Connect with us

China Local News

Domestic Violence Victim Speaks Out on Weibo: “He Cut Off My Nose”

“My name is Li Yun, I am 30 years old, and am a victim of long-term abuse by my husband” – a female victim of domestic abuse has taken her gruesome story online. Her husband has cut off her nose, she says – she now needs money to complete her surgery. Li Yun’s story, that went viral on Weibo, raises public awareness on domestic abuse in China.

Manya Koetse

Published

on

“My name is Li Yun, I am 30 years old, and am a victim of long-term abuse by my husband” – a female victim of domestic abuse has taken her gruesome story online. Her husband has cut off her nose, she says – she now needs money to complete her surgery. Li Yun’s story, that went viral on Weibo, raises public awareness on domestic abuse in China.

The topic ‘Woman suffers domestic violence: nose was cut off’ (#女子遭家暴割鼻#) became trending on Sina Weibo on April 20, when netizens collectively responded to how netizen Li Yun (李云), a citizen from Taizhou in Zhejiang province, told her followers how she has been a victim of severe domestic abuse for years. The woman told her shocking story on her Weibo account on April 19, 2016:

liyunstory

My name is Lu Yun, and I am 30 years old. I’ve been married for 8 years and have suffered long-term abuse by my husband. I’ve suffered in silence for the sake of my daughter. I would’ve never expected him to get more and more extreme; to the point of him cutting off my nose.

That day, my husband had too much to drink, and we had an argument in the living room. My child was already asleep and he wanted to go to his native village in the middle of the night and I did not agree. I didn’t argue with him as I was lying on the bed sleeping with my back towards him. He took my razor blade and cut my nose. He said my nose was my best-looking feature, so he’d better cut it off. At that time, I had no idea and thought he’d used his fingers to scrape my nose. But later I felt the blood rushing out, and I stood up and asked him how he could do this to me. He grabbed a towel and strapped it around my neck; I could do nothing but try and pull the towel away with my hands when he heartlessly tore my nose down – I could do nothing but cry out. It woke up my child and she came crying. It wasn’t until then that he let go of the towel. Without my child, I probably wouldn’t be here today.”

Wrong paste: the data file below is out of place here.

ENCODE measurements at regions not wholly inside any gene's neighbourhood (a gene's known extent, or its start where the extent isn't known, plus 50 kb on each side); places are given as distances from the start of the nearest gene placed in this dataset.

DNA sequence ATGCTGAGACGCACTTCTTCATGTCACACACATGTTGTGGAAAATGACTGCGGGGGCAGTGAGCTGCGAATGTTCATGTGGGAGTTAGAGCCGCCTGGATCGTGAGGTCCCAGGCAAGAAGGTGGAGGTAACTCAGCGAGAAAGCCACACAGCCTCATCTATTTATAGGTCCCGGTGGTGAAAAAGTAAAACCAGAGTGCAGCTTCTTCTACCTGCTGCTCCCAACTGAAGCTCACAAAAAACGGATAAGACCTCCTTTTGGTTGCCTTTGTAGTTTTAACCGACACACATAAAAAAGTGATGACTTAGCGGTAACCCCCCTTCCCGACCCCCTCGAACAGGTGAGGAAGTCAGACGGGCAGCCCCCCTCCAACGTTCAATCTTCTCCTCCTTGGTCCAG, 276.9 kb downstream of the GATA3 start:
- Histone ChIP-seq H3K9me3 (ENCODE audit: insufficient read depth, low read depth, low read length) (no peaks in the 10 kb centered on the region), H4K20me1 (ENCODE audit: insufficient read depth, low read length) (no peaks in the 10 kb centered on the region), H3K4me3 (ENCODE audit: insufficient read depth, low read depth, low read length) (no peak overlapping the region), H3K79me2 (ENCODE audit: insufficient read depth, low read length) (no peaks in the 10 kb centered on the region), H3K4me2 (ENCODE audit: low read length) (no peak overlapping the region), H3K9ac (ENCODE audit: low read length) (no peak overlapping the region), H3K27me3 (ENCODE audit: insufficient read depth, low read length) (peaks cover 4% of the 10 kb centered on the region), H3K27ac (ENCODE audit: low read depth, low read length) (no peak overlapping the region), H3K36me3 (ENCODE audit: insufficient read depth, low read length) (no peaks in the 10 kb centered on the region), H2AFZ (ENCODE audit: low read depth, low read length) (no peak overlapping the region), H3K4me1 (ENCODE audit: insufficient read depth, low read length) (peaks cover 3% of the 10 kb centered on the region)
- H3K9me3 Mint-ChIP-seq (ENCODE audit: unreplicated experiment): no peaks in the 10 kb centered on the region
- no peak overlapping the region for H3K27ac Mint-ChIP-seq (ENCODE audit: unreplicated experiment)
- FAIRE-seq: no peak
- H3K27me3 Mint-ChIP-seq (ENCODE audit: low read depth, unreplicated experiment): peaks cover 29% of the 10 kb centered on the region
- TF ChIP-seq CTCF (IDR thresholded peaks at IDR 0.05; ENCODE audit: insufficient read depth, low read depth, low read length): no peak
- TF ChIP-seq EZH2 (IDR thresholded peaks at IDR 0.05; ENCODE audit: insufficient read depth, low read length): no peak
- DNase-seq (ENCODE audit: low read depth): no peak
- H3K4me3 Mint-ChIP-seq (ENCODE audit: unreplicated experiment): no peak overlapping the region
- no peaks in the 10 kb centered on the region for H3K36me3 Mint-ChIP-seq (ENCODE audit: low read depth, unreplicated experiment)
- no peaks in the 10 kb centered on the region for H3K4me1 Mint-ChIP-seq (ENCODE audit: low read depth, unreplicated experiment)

Li Yun proceeds to explain how she called the emergency number 120 with the last strength she had. Doctors at the hospital could do little to save her nose, so Li later had to see a specialist in Wenzhou. Constructing her (partially artificial) nose would cost over 300,000 RMB (46,000 US$), she was told. Li proceeded with the first surgery, which she could afford with the 60,000 RMB she borrowed from friends. For her second surgery, and to be able to send her daughter to school, she calls on the help of China’s netizens to help her so she can get the surgery she needs to make her nose look normal enough to find a job and take care of her daughter.

li and daguhterThe photos that Li posted of her nose, and her little daughter who, she says, asks her mum daily when she can go to school.

 
Over 480.000 netizens had read about this story by April 20, responding to it in great numbers and condemning the husband’s “beastly behavior”. Many commented to wish Li Yun a speedy recovery.

Several Chinese media have followed up on the story and spoke to Li Yun. Sina Zhejiang writes that since the attack took place in April of last year, Li can only breathe through her nose.

Some netizens also put Li’s story in a bigger context, linking it to China’s overall problem of domestic abuse: “The punishment for this kind of maltreatment of women is too light,” one netizen says: “The law is hopeless this way – women really have to look out for themselves and be very cautious when getting married.”

China’s first anti-domestic abuse law just came into effect on March 1st of this year. According to state media estimation, one in four married women in China have experienced some form of domestic violence, although the real figure may be much higher, since many women do not report cases of abuse.

Due to the new law, victims of domestic abuse can go to court to seek a restraining order, which could potentially force the abuser out of the home. But, as Asia Times reports, critics say the legislation still doesn’t go far enough.

News outlet China.org reported that local police have placed Li’s husband on their “wanted list” since last June, but that the man still remains at large.

After today’s trending topic, more people will undoubtedly be on the lookout for him. “If they catch him, let them first cut off his nose, too!”, one netizen writes.

– By Manya Koetse

©2016 Whatsonweibo. All rights reserved. Do not reproduce our content without permission – you can contact us at info@whatsonweibo.com.

Manya Koetse is the editor-in-chief of www.whatsonweibo.com. She is a writer and consultant (Sinologist, MPhil) on social trends in China, with a focus on social media and digital developments, popular culture, and gender issues. Contact at manya@whatsonweibo.com, or follow on Twitter.

Continue Reading
1 Comment

Leave a Reply

Your email address will not be published. Required fields are marked *

China Local News

Boy, 15, Fatally Beaten and Buried by Group of Minors in Shaanxi

The heinous crime has sparked discussions on the problem of campus violence and China’s criminal liability age.

Manya Koetse

Published

on